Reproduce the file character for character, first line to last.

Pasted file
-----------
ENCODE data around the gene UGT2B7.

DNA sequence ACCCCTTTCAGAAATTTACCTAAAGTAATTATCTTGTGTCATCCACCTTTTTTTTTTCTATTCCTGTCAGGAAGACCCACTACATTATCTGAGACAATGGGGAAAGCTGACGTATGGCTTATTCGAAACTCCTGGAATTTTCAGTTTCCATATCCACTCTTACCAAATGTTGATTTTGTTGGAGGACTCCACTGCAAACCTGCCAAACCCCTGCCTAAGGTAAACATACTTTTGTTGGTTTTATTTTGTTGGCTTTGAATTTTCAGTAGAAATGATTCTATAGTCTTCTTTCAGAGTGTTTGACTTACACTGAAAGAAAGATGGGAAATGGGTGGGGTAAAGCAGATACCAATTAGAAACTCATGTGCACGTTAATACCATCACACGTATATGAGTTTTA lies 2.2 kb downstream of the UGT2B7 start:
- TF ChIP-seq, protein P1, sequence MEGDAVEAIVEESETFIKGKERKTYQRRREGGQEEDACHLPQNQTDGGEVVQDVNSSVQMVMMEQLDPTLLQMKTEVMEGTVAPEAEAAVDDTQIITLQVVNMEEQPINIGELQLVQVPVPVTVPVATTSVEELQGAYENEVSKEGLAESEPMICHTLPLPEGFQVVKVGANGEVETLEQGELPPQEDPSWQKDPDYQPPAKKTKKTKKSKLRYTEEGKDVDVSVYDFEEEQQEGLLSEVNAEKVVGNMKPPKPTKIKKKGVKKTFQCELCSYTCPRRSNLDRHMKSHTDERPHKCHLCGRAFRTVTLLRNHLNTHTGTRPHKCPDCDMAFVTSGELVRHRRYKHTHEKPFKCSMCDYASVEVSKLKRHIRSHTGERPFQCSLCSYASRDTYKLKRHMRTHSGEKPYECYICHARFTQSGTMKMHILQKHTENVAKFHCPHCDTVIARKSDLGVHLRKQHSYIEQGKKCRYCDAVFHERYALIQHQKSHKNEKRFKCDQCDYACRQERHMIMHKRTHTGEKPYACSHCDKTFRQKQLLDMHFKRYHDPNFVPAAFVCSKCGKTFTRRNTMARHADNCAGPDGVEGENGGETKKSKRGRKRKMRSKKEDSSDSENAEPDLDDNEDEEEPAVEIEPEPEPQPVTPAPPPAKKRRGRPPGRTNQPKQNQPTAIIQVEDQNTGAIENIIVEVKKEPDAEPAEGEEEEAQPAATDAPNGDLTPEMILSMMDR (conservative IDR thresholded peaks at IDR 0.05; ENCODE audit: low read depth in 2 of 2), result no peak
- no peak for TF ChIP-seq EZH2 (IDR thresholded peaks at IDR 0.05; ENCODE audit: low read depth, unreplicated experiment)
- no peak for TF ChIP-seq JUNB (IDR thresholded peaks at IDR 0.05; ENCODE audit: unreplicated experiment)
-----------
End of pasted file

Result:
ENCODE data around the gene UGT2B7.

DNA sequence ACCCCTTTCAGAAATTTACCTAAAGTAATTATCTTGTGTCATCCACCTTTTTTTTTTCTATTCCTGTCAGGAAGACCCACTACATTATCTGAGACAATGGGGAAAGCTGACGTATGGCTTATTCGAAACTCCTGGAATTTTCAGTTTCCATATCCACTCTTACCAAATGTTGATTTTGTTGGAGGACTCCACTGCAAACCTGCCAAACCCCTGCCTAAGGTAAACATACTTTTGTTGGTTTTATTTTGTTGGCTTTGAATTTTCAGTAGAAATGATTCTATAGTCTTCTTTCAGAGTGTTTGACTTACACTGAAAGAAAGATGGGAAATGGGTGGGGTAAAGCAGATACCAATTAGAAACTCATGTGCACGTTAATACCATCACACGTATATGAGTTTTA lies 2.2 kb downstream of the UGT2B7 start:
- TF ChIP-seq, protein P1, sequence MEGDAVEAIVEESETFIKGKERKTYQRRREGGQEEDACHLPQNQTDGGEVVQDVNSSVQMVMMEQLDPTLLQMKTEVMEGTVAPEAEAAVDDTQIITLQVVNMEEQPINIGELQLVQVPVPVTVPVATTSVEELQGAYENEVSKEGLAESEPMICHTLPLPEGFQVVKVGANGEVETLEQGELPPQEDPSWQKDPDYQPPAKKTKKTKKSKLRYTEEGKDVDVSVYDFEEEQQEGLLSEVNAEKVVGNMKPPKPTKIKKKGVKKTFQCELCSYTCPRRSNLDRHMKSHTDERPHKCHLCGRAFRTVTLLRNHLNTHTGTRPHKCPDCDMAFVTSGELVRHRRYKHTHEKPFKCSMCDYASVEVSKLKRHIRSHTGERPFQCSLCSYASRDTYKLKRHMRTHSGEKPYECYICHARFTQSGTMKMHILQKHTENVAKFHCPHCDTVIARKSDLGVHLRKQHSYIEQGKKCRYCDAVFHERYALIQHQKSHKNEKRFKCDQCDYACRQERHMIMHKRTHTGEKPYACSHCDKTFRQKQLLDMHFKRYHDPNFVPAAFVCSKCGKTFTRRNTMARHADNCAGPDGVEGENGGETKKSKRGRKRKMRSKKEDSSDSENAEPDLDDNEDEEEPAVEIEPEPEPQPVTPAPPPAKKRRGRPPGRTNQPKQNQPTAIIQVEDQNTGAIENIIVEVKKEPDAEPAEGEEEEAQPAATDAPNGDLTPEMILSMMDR (conservative IDR thresholded peaks at IDR 0.05; ENCODE audit: low read depth in 2 of 2), result no peak
- no peak for TF ChIP-seq EZH2 (IDR thresholded peaks at IDR 0.05; ENCODE audit: low read depth, unreplicated experiment)
- no peak for TF ChIP-seq JUNB (IDR thresholded peaks at IDR 0.05; ENCODE audit: unreplicated experiment)